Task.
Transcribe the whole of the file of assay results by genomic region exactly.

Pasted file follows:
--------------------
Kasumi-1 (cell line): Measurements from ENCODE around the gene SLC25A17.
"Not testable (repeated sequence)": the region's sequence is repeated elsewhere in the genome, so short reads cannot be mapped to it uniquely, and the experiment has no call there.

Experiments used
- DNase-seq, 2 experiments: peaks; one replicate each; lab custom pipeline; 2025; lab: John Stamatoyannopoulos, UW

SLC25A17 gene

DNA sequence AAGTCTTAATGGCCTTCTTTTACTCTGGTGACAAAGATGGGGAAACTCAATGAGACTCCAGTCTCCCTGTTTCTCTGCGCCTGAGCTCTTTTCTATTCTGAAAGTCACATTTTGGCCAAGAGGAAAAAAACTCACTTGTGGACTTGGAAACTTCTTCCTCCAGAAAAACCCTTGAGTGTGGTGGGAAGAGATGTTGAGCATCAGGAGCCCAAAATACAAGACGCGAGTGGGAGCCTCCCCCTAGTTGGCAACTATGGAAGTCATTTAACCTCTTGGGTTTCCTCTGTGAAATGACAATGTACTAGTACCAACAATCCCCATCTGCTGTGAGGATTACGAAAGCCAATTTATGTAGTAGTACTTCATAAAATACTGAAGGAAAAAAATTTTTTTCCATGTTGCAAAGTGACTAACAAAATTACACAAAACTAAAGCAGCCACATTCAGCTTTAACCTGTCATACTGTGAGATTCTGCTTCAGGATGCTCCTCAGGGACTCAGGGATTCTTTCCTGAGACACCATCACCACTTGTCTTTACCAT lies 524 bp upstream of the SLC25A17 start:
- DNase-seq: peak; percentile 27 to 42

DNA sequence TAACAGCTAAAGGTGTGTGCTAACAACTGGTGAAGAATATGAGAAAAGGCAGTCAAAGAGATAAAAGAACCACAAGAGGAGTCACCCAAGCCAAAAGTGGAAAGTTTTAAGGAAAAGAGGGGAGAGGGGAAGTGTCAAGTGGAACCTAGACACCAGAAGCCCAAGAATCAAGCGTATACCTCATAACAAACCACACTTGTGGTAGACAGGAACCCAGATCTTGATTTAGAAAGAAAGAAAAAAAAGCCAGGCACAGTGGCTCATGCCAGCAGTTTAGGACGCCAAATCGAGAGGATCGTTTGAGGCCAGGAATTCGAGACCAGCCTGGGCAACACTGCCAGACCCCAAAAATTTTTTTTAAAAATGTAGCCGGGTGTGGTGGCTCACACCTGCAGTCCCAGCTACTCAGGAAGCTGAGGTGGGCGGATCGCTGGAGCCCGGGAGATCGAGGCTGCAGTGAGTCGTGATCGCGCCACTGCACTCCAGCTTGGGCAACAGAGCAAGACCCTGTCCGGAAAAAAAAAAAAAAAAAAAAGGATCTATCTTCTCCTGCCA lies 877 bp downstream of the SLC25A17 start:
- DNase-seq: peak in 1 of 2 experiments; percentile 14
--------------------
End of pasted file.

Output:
Kasumi-1 (cell line): Measurements from ENCODE around the gene SLC25A17.
"Not testable (repeated sequence)": the region's sequence is repeated elsewhere in the genome, so short reads cannot be mapped to it uniquely, and the experiment has no call there.

Experiments used
- DNase-seq, 2 experiments: peaks; one replicate each; lab custom pipeline; 2025; lab: John Stamatoyannopoulos, UW

SLC25A17 gene

DNA sequence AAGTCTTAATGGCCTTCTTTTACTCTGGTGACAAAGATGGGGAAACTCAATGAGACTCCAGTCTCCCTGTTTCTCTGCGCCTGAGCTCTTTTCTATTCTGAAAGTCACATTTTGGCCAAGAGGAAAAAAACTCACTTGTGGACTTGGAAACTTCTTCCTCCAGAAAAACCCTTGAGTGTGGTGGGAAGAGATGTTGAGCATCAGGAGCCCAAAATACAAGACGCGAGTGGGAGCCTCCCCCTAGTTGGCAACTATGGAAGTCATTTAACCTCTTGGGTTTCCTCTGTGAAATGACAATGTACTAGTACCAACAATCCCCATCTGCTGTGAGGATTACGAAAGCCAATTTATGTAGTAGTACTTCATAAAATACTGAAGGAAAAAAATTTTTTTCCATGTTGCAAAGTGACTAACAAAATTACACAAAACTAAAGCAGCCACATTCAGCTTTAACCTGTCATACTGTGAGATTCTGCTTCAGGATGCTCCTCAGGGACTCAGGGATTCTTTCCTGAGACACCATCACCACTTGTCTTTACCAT lies 524 bp upstream of the SLC25A17 start:
- DNase-seq: peak; percentile 27 to 42

DNA sequence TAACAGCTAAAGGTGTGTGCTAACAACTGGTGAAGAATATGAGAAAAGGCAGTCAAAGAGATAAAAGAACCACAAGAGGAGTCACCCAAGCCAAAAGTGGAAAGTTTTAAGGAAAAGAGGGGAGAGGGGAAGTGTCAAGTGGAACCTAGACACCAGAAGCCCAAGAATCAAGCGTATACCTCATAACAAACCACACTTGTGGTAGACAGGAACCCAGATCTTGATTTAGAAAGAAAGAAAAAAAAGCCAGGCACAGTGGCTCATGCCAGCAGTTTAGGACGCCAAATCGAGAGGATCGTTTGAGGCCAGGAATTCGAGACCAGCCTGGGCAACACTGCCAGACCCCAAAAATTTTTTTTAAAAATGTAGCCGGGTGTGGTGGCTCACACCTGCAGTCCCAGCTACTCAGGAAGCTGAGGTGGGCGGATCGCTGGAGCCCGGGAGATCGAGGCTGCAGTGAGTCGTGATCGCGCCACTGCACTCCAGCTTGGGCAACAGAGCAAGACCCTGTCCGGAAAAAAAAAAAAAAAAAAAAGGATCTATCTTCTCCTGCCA lies 877 bp downstream of the SLC25A17 start:
- DNase-seq: peak in 1 of 2 experiments; percentile 14